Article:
Rex Lardner is not a name often heard in the discussion of golf books even though he wrote three. Lardner lived from 1918-1998 and was part of a family of noted sports writers. His uncle was Ring Lardner and his cousin John Lardner. Lardner wrote about a variety of sports, tennis being among his favorite. He was published in Esquire, Look, The New York Times, Sports Illustrated and The New Yorker. His book Out of the Bunker and Into the Trees was considered so funny that portions of it were widely reprinted in magazines at the time it was published. Lardner’s perspective on why people take up golf was “to destroy themselves,” which at times we have all no doubt felt.
Out of the Bunker and Into the Trees or the Secret of High Tension Golf was Lardner’s first book published in 1960 by Bobbs-Merrill (D & J L5050). It was published a year later in Great Britain by Cassell (D & J L5080) and talks about taking up the game and includes photos of Lardner trying to hit shots.
The Great Golfers was published by Putnam’s in 1970 (D & J L5110). It has ten chapters and gives a detailed look at Francis Ouimet, Walter Hagen, Bobby Jones, Gene Sarazen, Ben Hogan, Sam Snead, Ken Venturi, Arnold Palmer, Billy Casper and Jack Nicklaus. It is interesting how time gives us perspective as I am not sure I would include Venturi and Casper in a list of the great golfers today.
Lardner returns to humor in Downhill Lies and Other Falsehoods or How to Play Dirty Golf which was published in 1973 by Hawthorn in both hardcover (D & J L4990) and soft (D & J L5020).
Lardner’s description of how you get bitten by the golf bug demonstrates the quality of his writing and rings true:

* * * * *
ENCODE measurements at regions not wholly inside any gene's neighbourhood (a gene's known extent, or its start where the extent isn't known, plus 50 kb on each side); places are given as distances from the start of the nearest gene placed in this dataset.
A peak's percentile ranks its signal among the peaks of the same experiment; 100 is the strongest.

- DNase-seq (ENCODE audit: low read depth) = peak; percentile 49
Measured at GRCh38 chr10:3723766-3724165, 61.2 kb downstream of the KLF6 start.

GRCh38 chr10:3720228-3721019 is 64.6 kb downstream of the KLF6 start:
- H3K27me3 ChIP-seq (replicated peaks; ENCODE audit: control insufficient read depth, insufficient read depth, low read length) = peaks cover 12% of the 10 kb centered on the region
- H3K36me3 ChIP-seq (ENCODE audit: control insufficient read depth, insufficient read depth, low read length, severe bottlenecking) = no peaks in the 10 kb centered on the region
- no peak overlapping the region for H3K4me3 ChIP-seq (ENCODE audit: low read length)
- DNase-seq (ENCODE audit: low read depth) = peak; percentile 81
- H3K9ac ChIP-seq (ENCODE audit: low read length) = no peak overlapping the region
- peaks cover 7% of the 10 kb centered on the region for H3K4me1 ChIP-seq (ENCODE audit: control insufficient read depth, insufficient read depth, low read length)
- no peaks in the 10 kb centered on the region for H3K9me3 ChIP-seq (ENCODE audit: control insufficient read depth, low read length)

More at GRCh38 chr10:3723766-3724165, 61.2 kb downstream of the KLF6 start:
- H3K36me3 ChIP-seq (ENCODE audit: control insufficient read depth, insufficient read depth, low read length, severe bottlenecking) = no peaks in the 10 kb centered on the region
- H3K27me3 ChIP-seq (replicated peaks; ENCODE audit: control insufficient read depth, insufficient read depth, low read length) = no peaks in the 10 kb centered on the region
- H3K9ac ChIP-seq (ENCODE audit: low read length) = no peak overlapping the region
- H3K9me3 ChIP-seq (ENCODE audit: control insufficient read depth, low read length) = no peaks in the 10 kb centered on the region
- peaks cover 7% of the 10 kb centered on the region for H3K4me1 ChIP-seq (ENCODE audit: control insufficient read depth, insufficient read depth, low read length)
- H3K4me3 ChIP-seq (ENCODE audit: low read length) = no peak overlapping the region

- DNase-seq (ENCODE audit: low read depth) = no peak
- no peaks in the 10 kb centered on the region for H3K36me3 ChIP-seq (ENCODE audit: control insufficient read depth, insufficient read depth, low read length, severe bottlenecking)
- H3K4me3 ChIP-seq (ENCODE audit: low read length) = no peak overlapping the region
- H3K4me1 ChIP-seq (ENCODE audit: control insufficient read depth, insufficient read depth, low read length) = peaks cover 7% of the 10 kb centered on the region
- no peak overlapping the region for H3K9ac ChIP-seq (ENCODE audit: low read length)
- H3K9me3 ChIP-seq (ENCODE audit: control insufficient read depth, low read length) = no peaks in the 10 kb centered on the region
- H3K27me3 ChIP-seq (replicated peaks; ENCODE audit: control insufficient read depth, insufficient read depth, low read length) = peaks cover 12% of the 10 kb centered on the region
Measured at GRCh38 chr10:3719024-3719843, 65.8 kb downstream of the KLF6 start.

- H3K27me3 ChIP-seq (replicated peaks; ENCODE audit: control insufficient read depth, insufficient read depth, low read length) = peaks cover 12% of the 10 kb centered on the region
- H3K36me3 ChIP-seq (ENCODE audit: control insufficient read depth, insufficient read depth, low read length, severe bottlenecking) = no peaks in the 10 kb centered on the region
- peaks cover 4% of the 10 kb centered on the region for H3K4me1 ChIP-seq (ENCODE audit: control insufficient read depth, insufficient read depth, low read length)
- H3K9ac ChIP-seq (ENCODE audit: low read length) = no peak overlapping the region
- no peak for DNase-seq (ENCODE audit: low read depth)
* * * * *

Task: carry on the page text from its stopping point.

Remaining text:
“Golf is a game. Nothing more. You are convinced. Then a funny thing happens on the way to work during the week. You meet other golfers, your friends and business acquaintances, and the talk gets around to slicing a drive or making a birdie, and the pulse quickens, the face flushes, the raw courage inside you begins to assert itself. Golf lunacy is getting ready to strike again. You think about your game on the way home. This is bad.
“You know what you did wrong, now. You can lick that slice, cure that hook, avoid that blankety-blank sand trap. Of course you can. Any good golfer can, when he knows what he is doing wrong. And you do know what he is doing wrong. And you do know what you were doing wrong, why you came in with that wretched score instead of the one you usually shoot. This is the result of five o’clock fever. It has hypnotic qualities; it causes you to lie to yourself and swear that those lies are the absolute truth.
“You make up an excuse to slip away to the golf course and practice putts. Invariable, every putt drops. You are the conqueror of your game – until next Saturday when you get another chance to play. This happens not once, not twice, but again and again. It is like a recurring illness, a form of mental malaria. All golfers are afflicted with it. It goes on for years or for as long as you play golf. It is unavoidable. True golfers know I speak the truth.”